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One of the most widely distributed of warm-blooded terrestrial vertebrates, the Peregrine Falcon occurs from the tundra to the Tropics, from wetlands to deserts, from maritime islands to continental forests, and from featureless plains to mountain crags—it is absent as a breeder only from the Amazon Basin, the Sahara Desert, most of the steppes of central and eastern Asia, and Antarctica. This depth and breadth of habitat reflects a prodigiously catholic diet that includes many hundreds of species of birds, some bats, and a few rodents, and yet a commonality of ways in which Peregrines pursue them. The presence of this species in the pristine landscape has no doubt influenced the morphological and behavioral evolution of countless avian species. Even so, some populations of Peregrines are food specialists; in the Pacific Northwest, for example, enormous numbers of a few marine bird species support one of the densest-known Peregrine populations.
The often-held image of the Peregrine as a symbol of wilderness diminishes when one sees this falcon breeding on metropolitan bridges and urban skyscrapers or watches tundra migrants on their neotropical nonbreeding grounds speeding along traffic-jammed boulevards at streetlight height in Rio de Janeiro, Brazil, or Buenos Aires, Argentina, chasing bats at sunset. Indeed, a Peregrine is always worth watching; humankind has long admired this species as nature’s perfect aerodynamic performer and as a strikingly beautiful bird.
Few other North American species held as high a scientific and public profile in the twentieth century. Among the most studied of wild avian species, with a bibliography exceeding 2,000 primary scientific titles, the Peregrine was a cause célèbre of the environmental awakening of the 1970s. Ironically, its popularity increased with its disappearance as a breeding species from most of eastern North America and parts of Europe and its marked reduction over most of the rest of North America, Europe, and (probably) northern Asia. Although it was thought in many circles to be a globally declining and endangered species, this was never so. The Peregrine was, however, greatly harmed, along with other birds of prey and some marine birds, by the widespread use of persistent chemicals that lowered reproduction and survival rates. By 1970, the Peregrine was federally protected in the United States, and the chemical culprits were virtually banned in North America by 1972. Peregrines have since made a strong recovery, aided in part by restorative management.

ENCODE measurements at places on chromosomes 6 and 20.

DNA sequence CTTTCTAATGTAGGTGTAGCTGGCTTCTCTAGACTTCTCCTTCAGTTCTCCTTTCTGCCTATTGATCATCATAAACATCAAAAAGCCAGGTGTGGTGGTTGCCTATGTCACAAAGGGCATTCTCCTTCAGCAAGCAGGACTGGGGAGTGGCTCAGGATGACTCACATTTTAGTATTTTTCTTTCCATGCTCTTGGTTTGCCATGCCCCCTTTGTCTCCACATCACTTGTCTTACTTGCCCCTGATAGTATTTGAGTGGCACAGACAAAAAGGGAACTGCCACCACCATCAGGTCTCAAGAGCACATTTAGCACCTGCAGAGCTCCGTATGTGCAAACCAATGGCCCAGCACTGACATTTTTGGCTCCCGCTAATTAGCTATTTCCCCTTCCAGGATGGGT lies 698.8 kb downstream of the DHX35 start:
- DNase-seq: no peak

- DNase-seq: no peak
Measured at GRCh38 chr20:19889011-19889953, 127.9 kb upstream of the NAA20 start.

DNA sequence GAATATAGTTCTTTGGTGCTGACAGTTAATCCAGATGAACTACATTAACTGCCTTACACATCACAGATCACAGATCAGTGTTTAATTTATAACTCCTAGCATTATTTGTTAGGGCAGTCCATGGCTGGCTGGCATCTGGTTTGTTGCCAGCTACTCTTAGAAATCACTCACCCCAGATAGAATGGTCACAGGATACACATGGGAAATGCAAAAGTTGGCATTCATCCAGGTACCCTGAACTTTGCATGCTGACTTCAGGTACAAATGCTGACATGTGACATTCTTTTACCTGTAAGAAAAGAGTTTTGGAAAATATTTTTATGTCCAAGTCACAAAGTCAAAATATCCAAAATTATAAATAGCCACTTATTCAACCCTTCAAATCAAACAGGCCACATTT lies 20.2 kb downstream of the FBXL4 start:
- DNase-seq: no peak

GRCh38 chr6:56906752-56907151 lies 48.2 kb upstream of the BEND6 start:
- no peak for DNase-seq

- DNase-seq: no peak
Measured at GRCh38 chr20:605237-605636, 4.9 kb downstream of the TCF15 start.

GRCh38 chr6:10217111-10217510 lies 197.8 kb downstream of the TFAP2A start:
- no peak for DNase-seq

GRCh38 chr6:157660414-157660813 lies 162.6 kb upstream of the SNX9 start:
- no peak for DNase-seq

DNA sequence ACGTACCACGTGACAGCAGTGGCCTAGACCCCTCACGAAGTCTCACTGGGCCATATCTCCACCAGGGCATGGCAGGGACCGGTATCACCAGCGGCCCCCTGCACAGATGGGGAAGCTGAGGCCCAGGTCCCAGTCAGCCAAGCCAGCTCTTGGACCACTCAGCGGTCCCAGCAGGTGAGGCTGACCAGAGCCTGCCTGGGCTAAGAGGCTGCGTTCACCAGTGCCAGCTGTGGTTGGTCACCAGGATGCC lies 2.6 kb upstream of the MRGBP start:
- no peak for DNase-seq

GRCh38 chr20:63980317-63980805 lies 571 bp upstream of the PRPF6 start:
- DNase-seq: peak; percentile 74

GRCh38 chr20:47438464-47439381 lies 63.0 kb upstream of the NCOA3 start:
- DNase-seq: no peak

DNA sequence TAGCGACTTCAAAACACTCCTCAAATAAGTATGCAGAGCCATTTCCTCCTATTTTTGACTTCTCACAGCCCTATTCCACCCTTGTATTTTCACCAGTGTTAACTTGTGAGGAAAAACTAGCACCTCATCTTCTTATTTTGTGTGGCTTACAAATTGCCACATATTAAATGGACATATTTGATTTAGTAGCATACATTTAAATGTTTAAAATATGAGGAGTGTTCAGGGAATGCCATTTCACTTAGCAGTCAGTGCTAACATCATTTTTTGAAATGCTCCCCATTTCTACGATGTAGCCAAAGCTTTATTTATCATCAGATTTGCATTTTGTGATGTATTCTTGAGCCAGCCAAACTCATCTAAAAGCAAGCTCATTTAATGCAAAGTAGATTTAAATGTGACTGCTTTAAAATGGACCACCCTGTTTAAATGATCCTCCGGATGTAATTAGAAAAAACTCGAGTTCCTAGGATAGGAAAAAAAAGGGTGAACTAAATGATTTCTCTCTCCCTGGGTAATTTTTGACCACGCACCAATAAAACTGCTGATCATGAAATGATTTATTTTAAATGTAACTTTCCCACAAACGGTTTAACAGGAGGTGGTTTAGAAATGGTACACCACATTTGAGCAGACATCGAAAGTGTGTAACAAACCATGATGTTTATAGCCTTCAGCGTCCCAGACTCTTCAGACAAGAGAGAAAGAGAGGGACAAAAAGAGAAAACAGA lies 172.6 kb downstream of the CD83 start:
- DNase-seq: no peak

The name Peregrine means “wanderer,” and northern-nesting Peregrines are among North America’s long-distance migratory species, some moving 25,000 kilometers annually. It is difficult to characterize the resident status of the Peregrine as a species. While most spend but a few months over the northern third of their North American breeding range, some populations remain sedentary; for example, mated pairs can be seen sitting together on their snow-covered breeding ledges in January in the Aleutian Islands.
Although most North American Peregrines used to nest on cliffs, their establishment as urban denizens over the past 2 decades (Frank 1994, Cade et al. 1996) has been dramatic and highly publicized in the popular press. Increasingly, they use other unconventional nest sites such as old Common Raven (Corvus corax) nests on electric pylons, Osprey (Pandion haliaetus) and cormorant (Phalacrocorax spp.) nests on channel buoys, abandoned Bald Eagle (Haliaeetus leucocephalus) nests along the Pacific Coast, an emergent dead tree snag in California, and special towers in salt marshes. Recently they have even extended their nesting range to such an unexpected location as Cuba (Regalado and Cables 2000).
White, Clayton M., Nancy J. Clum, Tom J. Cade and W. Grainger Hunt. 2002. Peregrine Falcon (Falco peregrinus), The Birds of North America Online (A. Poole, Ed.). Ithaca: Cornell Lab of Ornithology; Retrieved from the Birds of North America Online: http://bna.birds.cornell.edu/bna/species/660